Easter Sunday in the First Quaker
Looking through our database of Vermont’s 2000+ cemeteries, we found the First Quaker Cemetery in Ferrisburgh reported as first used in 1801, 80+ graves, most field stones, and in good condition during our 1991 state-wide survey. When we arrived at the bend in Robinson Road early Easter Sunday morning, the sun was shining brightly on two inches of overnight snow, a snow devil was swirling at the crest of the pasture, and twenty Canadian geese were V’d directly overhead, honking and headed to Hudson Bay. This had to be the place and sure enough, it was. We counted at least seventy of the stones. Fenced, American flag at the entrance, the cemetery has caretakers. The stones generally face west and were hard to read with the morning sun in the east. We will be back in a month or so to assess damaged stones and record inscriptions.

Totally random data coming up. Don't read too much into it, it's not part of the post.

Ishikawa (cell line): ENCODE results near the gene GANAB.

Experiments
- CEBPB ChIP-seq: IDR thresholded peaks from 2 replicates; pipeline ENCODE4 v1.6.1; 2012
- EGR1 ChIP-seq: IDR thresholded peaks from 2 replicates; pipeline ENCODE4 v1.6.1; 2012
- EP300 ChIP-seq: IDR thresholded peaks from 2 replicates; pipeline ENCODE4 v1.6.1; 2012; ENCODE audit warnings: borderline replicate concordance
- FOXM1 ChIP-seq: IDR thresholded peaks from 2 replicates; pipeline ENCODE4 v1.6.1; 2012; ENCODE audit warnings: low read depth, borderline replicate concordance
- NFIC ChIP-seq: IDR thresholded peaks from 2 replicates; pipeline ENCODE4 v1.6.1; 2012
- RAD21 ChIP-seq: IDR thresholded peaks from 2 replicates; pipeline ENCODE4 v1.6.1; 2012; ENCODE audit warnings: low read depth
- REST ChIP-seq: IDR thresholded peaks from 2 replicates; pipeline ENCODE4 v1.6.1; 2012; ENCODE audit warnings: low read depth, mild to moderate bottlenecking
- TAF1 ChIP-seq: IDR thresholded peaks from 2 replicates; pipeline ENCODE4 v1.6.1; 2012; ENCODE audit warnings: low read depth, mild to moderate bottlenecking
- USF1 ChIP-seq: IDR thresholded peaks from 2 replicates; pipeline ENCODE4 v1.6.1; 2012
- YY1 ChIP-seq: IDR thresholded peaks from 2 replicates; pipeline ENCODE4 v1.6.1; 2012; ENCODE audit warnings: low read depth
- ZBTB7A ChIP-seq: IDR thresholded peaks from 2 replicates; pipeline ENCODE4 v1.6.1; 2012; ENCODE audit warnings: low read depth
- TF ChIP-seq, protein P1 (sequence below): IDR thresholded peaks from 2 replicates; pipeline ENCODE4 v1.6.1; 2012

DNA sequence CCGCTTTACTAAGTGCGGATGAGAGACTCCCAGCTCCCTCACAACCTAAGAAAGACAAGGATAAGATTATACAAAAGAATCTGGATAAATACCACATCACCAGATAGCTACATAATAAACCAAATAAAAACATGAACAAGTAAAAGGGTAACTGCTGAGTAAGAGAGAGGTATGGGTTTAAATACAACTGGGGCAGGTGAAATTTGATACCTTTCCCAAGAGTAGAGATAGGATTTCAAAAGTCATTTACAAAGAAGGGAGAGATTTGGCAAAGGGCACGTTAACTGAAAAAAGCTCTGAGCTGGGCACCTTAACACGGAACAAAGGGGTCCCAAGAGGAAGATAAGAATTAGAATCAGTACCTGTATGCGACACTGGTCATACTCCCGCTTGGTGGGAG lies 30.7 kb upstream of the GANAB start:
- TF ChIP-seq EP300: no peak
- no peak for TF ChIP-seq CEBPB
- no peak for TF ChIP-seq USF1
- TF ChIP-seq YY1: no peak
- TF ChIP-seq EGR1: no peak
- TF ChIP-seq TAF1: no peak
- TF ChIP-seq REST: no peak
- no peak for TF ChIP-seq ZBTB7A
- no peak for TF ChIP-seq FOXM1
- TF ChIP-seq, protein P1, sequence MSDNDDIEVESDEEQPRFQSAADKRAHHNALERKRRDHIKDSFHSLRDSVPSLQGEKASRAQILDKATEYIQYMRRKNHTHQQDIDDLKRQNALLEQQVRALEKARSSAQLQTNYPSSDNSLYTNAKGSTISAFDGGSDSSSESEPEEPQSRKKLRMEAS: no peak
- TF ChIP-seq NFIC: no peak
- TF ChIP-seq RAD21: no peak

Next time you visit Center Cemetery in Colchester, if you look closely at the left or right gate post, down at the bottom on the shoe of the gate post, you will see Page No. 115 cast in the metal. Page, i.e., Page Woven Wire Fence Company, was founded in 1889 by J. Wallace Page, a Civil War veteran, farmer, tinkerer, and future industrialist. By 1898, Page had turned (pardon the pun) his one man fence making shop into two large plants, one in Adrian, Michigan and the other in Monessen, Pennsylvania, producing woven wire, farm fence gates, wire, nails, staples, and wrought iron fences for cemeteries. No. 115 refers to one of a number of cemetery fence patterns... Read on...